Not too long ago I wrote a post about why it’s okay to be a boomerang kid. I stand behind the fact that staying with mom and dad for a while during a rough economic time can certainly benefit you in the long run. However, there does come a time when you need to take on more responsibility. Hopefully, if you have found a job then mom and dad aren’t helping you with everything.
Now, this doesn’t mean that as soon as you have a job you need to pack up your stuff and move. Baby steps, my friends. Start small, actually learn about your finances and paying bills before taking a big leap. Otherwise you may find yourself with a hairy financial problem on your hands.
Let’s remember that salaries (if you’re lucky enough to have one) for college grads aren’t what they used to be, and as a result we should exercise a bit more caution with our hard earned dollars. Let’s also remember that the earlier we start cultivating healthy financial habits the better off we’ll be later on.
Below you’ll find some ways you can start financially weaning yourself off of mom and dad. Granted, you don’t have to do all of these. I understand everyone has a different money situation right now, so simply pick whichever works best for you.
1. Cut your spending.
This may be common sense, but there is a reason I bring it up before I give examples of ways to start financially supporting yourself. It’s because before you start spending money on things you need, you need to curb your appetite for spending money on things you want.
Chances are that at some point you’ve gotten really excited about a product or service and did something stupid as a result. I, myself, am no stranger to this. About a year ago I decided I was going to get gung ho about my health and signed up for a gym membership and once a week training sessions – both on contract. Granted, I did pretty okay for a few months until I got sick and my doctor told me I should just stick to yoga. I also pretty much hated it.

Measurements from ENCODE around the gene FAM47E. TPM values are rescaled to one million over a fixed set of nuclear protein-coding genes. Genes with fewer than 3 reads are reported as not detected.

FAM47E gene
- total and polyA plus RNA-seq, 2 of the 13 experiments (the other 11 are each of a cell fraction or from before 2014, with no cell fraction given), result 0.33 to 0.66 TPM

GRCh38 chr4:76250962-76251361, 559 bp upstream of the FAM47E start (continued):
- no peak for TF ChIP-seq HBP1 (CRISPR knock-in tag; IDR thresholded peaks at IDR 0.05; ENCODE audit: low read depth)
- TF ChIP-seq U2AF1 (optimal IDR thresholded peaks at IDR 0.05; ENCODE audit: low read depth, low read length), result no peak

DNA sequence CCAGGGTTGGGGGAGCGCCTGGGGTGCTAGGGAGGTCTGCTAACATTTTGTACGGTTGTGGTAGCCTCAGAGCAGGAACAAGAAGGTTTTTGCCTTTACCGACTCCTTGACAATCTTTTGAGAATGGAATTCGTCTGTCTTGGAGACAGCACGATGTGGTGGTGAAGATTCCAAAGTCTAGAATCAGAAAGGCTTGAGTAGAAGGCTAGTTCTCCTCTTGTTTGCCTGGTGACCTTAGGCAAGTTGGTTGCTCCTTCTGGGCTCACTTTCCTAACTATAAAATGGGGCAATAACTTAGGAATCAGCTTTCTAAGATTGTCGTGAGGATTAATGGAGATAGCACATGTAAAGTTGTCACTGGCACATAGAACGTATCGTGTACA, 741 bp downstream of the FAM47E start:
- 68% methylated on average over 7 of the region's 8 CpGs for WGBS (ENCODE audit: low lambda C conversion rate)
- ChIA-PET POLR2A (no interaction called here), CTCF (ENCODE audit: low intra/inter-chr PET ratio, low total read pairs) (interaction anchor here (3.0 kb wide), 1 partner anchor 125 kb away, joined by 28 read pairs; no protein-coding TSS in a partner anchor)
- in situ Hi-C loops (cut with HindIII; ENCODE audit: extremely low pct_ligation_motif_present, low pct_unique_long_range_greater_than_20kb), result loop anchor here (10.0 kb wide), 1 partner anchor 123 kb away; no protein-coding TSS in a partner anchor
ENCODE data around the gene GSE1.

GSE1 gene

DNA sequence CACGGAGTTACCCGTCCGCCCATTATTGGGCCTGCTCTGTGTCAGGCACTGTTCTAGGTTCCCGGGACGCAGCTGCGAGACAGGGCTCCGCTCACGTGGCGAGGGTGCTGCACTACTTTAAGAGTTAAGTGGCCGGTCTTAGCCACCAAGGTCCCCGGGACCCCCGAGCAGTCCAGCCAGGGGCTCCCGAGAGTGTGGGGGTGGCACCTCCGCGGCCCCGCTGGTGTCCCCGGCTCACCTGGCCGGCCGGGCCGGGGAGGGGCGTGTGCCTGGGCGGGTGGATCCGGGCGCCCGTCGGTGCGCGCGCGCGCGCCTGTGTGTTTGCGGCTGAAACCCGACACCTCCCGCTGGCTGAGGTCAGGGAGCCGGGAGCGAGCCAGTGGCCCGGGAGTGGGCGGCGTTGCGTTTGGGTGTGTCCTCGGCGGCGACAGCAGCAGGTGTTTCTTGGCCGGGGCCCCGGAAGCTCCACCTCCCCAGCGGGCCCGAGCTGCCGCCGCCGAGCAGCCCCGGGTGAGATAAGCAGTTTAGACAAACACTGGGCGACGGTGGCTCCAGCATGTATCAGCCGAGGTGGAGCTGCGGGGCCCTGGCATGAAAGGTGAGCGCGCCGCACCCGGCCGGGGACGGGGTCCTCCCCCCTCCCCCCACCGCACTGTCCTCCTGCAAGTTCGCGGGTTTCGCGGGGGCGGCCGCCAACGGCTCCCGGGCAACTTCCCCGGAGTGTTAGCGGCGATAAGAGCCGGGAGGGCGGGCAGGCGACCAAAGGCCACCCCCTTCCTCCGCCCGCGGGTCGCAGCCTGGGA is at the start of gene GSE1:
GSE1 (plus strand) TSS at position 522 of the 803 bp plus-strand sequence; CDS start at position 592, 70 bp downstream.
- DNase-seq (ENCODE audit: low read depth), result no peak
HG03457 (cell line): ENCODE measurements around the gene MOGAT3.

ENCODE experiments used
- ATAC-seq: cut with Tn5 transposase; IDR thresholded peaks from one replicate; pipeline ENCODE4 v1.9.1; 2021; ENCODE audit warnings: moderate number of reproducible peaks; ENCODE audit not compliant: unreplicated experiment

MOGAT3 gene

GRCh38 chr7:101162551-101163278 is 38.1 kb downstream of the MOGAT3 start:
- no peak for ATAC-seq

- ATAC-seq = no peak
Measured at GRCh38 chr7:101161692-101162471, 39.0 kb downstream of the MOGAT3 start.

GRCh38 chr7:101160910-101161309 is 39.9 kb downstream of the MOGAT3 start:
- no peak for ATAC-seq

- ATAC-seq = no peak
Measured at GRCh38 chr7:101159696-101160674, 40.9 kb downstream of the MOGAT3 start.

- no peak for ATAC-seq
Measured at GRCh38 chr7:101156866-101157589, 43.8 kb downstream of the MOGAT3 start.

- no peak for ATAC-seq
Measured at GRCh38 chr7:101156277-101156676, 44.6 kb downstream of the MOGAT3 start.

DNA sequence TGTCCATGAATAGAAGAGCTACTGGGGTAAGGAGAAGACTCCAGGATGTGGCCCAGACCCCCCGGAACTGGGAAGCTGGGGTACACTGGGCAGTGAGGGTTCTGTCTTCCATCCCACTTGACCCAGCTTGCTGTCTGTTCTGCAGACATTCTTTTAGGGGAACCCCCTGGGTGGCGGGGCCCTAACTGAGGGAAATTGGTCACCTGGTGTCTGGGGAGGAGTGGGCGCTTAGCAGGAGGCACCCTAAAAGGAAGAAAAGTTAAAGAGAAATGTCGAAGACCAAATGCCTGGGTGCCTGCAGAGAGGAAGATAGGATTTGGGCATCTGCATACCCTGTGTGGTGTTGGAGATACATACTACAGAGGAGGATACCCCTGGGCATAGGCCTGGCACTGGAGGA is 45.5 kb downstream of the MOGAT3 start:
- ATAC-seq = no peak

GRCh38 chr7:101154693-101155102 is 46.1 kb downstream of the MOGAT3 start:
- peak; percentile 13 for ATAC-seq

The end result is that I had to pay the remaining balance in increments because there was no way I had the money upfront to break the contract. Was signing up for the contracts in the first place incredibly stupid? Yes. But it did teach me a valuable lesson about money.
Fortunately both contracts have ended and I can focus on actually paying for things I need.
2. Take on the smaller bills.
If you have a job, there’s no reason you can’t pay for own cell phone. There’s also no reason you can’t pay for your own transportation (if you really want to be smart about this carpool or use public transit). And hopefully you’ll be making enough to pay for the monthly on your student loans (though I suppose that is a conversation for another time).
Since everyone essentially starts at the bottom, it would be wise to take smaller financial steps while you start to work your way into your career. Once you start making your own money – whether it’s from your day job or your side hustle – you can start taking bigger steps.
3. Pay some rent.
Paying mom and dad for rent is going to be way cheaper than finding a place on your own. Granted, most parents probably won’t ask for a check every month, but if they do there’s no reason to bitch and moan about it. After all, they are putting a roof over your head.
Even if they ask for a couple of hundred bucks a month – a. that is way cheaper than rent for your own place and b. it shows them you aren’t taking advantage. Instead of spending a couple of hundred bones on bar tabs consider helping mom and dad out a bit.
The money you aren’t spending on renting your own place can then go into a savings account so that someday you can own property instead of paying for someone else’s mortgage. At least until you’re making enough money where you can pay rent and save for a downpayment at the same time.
4. Buy your own groceries.
What? Do you expect mom and dad to pay for your food as well? Make a list, buy your own food and cook it too. It’ll teach you a thing or two about budgeting. Besides, some of us need to be forced into learning how to cook (*points to self*)
The aforementioned are just a few ways you can start financially supporting yourself once you have found a job.
Feel free to share any other ideas you come up with in the comments section
Image via ignatius decky